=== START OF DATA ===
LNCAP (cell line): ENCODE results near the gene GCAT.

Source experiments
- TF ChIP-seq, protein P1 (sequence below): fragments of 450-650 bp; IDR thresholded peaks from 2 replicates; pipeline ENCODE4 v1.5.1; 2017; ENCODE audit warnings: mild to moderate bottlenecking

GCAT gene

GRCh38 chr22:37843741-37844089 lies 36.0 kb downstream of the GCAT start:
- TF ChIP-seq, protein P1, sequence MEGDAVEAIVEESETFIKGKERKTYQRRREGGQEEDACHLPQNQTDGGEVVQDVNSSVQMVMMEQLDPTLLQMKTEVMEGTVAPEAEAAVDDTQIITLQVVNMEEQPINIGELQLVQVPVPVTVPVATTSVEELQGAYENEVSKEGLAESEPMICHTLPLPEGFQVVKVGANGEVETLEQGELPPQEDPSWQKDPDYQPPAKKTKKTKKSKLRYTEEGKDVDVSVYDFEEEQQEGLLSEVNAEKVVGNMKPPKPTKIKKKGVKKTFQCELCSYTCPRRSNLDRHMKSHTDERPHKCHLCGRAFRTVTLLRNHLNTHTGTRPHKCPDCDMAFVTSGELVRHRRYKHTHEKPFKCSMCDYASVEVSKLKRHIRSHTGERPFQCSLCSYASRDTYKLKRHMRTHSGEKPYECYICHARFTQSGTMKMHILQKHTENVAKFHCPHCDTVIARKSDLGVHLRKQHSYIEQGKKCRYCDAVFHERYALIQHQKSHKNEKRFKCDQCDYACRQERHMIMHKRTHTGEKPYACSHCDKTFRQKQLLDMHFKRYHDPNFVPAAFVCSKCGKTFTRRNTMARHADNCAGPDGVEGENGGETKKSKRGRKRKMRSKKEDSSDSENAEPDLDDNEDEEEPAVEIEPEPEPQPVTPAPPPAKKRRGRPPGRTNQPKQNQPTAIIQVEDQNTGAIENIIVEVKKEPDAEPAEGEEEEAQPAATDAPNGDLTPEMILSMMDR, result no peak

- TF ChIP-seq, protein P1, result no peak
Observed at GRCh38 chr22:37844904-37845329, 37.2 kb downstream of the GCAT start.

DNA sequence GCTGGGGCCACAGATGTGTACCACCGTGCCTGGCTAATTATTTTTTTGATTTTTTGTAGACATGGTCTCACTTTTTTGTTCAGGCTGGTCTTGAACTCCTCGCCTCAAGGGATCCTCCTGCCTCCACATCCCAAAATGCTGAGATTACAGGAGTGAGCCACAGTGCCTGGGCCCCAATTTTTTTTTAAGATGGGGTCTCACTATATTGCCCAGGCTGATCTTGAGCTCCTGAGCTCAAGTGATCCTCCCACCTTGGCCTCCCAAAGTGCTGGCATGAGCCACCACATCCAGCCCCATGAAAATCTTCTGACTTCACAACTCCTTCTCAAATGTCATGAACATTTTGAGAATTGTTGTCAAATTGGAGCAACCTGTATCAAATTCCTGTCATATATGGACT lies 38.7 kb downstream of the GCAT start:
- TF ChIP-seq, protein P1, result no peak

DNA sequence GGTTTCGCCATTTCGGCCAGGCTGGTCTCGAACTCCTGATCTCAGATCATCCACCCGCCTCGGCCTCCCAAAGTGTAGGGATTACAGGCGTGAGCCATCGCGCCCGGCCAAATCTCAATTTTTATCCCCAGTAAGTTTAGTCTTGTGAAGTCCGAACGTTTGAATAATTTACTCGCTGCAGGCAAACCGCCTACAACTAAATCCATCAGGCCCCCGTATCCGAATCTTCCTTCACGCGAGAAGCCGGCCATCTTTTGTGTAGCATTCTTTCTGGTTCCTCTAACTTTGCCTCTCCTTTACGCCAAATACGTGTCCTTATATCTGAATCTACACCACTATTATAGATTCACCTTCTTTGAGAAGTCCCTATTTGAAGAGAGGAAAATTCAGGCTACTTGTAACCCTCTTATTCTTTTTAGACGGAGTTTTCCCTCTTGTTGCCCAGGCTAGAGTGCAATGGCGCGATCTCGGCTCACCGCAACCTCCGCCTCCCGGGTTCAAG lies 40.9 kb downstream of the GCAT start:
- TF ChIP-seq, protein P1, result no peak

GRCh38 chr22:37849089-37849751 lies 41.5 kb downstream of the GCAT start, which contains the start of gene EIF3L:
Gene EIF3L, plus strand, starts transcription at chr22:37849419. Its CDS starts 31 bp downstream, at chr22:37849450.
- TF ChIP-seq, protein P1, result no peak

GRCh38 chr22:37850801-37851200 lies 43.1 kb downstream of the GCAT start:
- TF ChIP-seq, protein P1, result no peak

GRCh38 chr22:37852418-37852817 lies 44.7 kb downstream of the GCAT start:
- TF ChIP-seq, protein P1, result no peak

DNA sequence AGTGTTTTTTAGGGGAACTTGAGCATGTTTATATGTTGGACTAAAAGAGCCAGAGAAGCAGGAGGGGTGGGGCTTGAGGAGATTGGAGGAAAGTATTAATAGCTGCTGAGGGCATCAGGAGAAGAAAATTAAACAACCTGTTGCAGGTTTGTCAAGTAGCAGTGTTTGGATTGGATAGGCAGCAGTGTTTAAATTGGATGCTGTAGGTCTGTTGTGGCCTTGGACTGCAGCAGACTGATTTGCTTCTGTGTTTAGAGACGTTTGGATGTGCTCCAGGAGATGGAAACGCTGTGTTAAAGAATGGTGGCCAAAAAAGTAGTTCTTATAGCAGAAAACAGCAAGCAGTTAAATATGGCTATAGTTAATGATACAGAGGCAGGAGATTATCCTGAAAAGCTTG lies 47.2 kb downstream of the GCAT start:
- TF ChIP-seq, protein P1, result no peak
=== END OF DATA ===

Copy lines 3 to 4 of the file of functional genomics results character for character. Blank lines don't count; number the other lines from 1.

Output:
- TF ChIP-seq, protein P1 (sequence below): fragments of 450-650 bp; IDR thresholded peaks from 2 replicates; pipeline ENCODE4 v1.5.1; 2017; ENCODE audit warnings: mild to moderate bottlenecking

GCAT gene